TODAY PANAMA – “We are on the road,” says Juan Carlos Mojica on the radio, while his ambulance companion, Yushara Fernández, steps on the accelerator in search of a new covid-19 patient, amid an explosion of cases that collapsed the health system of the country.
Yushara, 26, dodges as much as she can to avoid the heavy traffic on the road. Meanwhile, Juan Carlos, 24, exchanges information with the base through the vehicle radio.
“In recent days there has been an increase in cases, in care, in transfers, there is also an attrition of personnel, obviously. We spend most of the day on the street,” Yushara says.
“At first (I was) very afraid,” but you have to keep calm and a cool head “because fear makes us make mistakes,” she adds.
Panama, with 4.2 million inhabitants, has the highest number of infections from the pandemic in all of Central America, with nearly 200,000 accumulated cases and 3,382 deaths.
This Latin American nation, which reopened its borders in mid-October and began to reactivate its economic activities, is experiencing its most critical moment with more than 15,000 new infections and 163 deaths in the last week.
According to official data, there are more than 26,000 isolated people and 1,435 hospitalized for covid-19, of which 185 are in intensive care units.
Hospitals in trouble
The situation has caused the saturation of hospitals, some of which can no longer receive more patients. The government acknowledged over the weekend the “critical state of the country’s hospital capacity.”
For this reason, it is desperately seeking the installation of different infrastructures to attend the growing number of patients and is analyzing the hiring of foreign personnel.
Some medical associations have even asked the government to return to the total confinement measures prior to the economic reopening. Several experts point out that infections could skyrocket up to 4,000 a day due to the Christmas holidays.
“We are in a critical situation, of collapse. Things are not looking good ”, declares Domingo Moreno, coordinator of the main Panamanian medical union.
However, Einar Cruz, national head of the emergency management department of the Social Security Fund (CSS) believes that although there has been “a considerable increase” in infections there is no danger of collapse due to the “good coordination” between the rooms. emergency, hospitals and ambulances.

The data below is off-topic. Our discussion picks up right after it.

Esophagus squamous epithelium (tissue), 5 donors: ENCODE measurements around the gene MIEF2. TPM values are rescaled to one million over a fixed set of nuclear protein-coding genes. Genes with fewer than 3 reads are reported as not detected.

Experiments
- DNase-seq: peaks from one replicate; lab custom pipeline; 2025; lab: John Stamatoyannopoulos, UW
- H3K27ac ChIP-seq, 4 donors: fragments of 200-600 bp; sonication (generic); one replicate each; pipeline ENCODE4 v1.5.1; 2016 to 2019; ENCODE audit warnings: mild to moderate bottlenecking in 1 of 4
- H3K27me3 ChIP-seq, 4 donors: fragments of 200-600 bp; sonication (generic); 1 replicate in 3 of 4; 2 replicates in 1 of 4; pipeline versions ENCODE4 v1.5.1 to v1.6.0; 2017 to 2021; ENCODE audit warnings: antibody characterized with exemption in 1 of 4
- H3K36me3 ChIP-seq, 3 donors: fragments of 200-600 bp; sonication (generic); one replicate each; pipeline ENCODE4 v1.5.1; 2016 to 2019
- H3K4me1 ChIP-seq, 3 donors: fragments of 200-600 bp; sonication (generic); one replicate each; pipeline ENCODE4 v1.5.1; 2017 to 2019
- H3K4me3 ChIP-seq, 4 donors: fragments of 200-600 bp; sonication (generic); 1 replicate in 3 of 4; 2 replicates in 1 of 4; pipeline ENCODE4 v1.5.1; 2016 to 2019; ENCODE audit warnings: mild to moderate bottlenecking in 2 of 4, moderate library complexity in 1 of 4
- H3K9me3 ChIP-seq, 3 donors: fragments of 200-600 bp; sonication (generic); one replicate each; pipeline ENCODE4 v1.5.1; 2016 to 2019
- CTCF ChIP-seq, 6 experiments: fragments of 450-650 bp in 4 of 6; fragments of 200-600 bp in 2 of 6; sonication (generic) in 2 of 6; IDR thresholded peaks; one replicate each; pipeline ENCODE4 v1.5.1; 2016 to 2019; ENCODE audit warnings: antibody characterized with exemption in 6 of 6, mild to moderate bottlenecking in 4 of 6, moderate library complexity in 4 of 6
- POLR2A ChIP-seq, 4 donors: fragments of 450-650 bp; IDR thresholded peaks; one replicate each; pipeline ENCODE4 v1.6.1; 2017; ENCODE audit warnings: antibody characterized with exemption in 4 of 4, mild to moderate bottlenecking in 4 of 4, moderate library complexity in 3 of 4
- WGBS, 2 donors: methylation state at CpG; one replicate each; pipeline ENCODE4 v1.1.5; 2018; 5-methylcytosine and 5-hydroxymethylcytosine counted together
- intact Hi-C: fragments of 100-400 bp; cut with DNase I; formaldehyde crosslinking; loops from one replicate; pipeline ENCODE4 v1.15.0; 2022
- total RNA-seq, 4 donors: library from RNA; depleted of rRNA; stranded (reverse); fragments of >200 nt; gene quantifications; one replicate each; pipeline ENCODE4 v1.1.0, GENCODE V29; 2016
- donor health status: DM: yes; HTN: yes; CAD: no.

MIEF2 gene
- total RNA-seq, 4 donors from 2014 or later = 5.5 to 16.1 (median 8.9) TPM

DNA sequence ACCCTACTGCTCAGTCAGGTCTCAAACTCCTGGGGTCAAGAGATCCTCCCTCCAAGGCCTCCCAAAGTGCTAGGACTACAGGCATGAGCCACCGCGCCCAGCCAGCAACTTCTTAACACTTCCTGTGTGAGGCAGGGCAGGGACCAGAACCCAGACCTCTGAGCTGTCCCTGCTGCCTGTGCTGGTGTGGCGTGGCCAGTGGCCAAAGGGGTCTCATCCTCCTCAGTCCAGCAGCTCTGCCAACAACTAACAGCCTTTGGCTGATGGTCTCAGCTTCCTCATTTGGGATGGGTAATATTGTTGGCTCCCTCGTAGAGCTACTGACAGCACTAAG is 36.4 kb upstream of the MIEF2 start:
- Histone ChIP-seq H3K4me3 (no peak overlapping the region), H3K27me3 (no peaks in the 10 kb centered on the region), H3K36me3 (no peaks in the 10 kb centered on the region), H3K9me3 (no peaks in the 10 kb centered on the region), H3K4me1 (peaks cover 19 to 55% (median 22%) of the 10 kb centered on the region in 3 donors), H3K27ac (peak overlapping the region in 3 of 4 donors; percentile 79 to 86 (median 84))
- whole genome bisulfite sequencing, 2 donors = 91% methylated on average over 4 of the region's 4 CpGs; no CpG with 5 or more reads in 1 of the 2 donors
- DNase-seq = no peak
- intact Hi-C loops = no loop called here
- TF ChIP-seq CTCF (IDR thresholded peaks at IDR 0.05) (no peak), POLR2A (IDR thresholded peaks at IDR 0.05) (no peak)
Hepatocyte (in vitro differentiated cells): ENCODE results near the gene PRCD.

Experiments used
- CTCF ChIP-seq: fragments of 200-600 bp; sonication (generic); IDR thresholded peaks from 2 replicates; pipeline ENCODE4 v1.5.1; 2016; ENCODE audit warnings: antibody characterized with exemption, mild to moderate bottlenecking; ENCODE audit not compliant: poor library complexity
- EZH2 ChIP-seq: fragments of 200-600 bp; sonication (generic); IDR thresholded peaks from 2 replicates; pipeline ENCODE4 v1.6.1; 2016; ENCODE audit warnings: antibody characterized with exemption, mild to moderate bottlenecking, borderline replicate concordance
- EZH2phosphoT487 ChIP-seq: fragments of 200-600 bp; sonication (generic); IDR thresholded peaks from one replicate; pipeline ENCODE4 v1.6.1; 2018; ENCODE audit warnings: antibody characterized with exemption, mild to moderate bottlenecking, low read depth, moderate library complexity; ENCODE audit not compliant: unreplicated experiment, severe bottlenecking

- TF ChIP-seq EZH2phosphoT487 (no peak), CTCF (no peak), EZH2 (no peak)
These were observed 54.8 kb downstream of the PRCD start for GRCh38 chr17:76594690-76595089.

According to government figures, Panama has 16 doctors and 14 nurses for every 10,000 inhabitants, a figure that the World Health Organization (WHO) considers adequate to guarantee health services.
Yushara’s ambulance arrives at a house in Cerro Viento, on the outskirts of the Panamanian capital.
There they treat a 52-year-old patient with covid-19 and hypertensive. The patient is short of breath and cannot speak. After being stabilized, he asks if the oxygen tank cannot be left to avoid going to the hospital.
However, due to his condition, he transferred him to Arnulfo Arias Madrid, the largest hospital in the country, in Panama City.
“Relax, everything will be fine, soon you will be at your house,” Yushara tells him, while the patient is distracted by his cell phone.
“Our staff is giving 110% to attend to our patients,” but if the population does not comply with biosanitary measures, the situation “can get out of control,” says Brian Ávila, head of operations for the CSS pandemic.
The increase in cases due to the pandemic has ended up exhausting health personnel, who have had to double shifts of up to 16 hours, between transfers and exhausting hours of waiting in hospitals.
Sometimes, there is hardly time to change the biosecurity equipment and do the physiological needs. They have even faced “hostile scenarios, with firearms,” says Juan Carlos.
They also feel frustration and helplessness when they see parties and crowds during their services without protective measures.
“People do not comply with the established sanitary measures, they take it, sometimes, as I relax or I do not know if they have already lost them like fear of the virus, but that exhausts us,” says the emergency medical technician, José Villaverde, after leaving a covid patient.
They have not yet brought the ambulance to disinfect when they receive a new request for a transfer.
Before accepting the order, José warns his fellow driver: “Let’s change (first) I’m all sweaty, cholo.”